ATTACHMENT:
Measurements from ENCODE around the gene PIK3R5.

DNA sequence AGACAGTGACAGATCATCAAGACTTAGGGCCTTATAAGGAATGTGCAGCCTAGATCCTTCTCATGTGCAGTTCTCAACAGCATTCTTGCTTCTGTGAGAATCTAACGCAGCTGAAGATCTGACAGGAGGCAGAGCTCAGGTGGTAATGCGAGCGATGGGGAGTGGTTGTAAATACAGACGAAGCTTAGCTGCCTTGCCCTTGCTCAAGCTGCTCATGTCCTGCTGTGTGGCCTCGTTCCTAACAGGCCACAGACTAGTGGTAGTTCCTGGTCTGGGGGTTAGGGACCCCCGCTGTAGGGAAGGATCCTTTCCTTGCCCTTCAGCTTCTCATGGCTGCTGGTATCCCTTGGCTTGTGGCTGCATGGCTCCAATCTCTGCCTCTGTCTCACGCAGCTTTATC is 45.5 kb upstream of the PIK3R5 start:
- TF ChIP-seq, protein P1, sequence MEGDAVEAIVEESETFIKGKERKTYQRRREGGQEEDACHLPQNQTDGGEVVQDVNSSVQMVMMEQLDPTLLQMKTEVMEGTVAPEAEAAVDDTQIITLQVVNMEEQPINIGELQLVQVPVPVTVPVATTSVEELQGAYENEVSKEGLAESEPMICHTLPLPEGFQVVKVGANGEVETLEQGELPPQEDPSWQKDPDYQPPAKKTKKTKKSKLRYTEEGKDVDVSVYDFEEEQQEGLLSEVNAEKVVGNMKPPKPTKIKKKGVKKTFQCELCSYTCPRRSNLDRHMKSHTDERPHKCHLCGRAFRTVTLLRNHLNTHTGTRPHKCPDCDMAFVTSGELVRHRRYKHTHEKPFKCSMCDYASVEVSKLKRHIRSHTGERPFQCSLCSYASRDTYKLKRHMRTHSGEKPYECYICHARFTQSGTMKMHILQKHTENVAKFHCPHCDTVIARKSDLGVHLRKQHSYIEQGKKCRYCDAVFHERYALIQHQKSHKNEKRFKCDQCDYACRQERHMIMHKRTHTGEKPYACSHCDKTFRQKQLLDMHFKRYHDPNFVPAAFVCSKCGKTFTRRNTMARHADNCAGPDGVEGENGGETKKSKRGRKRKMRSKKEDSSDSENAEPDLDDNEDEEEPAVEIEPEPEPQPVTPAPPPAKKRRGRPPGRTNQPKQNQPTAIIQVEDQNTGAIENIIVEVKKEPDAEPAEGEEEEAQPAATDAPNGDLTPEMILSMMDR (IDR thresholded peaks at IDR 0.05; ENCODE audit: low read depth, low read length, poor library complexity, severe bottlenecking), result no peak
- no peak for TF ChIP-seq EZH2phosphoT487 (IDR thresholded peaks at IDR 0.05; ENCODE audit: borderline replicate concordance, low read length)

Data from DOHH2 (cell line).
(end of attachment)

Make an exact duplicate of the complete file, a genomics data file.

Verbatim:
Measurements from ENCODE around the gene PIK3R5.

DNA sequence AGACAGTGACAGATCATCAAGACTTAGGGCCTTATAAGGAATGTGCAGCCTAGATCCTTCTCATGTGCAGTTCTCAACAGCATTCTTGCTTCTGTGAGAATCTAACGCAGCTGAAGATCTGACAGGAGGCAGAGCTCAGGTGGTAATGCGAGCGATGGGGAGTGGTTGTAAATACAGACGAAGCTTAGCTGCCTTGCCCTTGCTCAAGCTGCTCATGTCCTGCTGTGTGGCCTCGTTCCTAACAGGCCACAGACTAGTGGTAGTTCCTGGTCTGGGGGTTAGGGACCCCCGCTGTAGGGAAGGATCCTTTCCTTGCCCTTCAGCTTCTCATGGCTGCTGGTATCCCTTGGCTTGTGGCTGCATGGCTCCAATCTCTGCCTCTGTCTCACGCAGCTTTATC is 45.5 kb upstream of the PIK3R5 start:
- TF ChIP-seq, protein P1, sequence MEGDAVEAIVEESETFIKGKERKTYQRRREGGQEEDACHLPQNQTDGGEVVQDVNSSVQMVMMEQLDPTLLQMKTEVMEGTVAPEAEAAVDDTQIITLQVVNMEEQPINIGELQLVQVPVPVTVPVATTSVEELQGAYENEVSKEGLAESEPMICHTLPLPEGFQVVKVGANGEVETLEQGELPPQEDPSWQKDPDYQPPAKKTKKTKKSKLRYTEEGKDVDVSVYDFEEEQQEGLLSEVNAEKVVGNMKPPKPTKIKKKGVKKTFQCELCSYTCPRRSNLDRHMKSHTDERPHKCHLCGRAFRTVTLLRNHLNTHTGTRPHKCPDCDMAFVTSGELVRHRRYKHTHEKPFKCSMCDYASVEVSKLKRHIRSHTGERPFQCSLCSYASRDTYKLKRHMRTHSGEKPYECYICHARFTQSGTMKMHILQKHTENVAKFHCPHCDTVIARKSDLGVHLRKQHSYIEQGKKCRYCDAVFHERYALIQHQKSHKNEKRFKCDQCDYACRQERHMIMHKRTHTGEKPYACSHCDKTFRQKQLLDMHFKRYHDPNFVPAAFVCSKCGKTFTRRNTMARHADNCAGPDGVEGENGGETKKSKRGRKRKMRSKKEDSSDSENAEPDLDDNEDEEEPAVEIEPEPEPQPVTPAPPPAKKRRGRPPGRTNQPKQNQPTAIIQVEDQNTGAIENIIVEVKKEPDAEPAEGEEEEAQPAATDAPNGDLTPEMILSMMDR (IDR thresholded peaks at IDR 0.05; ENCODE audit: low read depth, low read length, poor library complexity, severe bottlenecking), result no peak
- no peak for TF ChIP-seq EZH2phosphoT487 (IDR thresholded peaks at IDR 0.05; ENCODE audit: borderline replicate concordance, low read length)

Data from DOHH2 (cell line).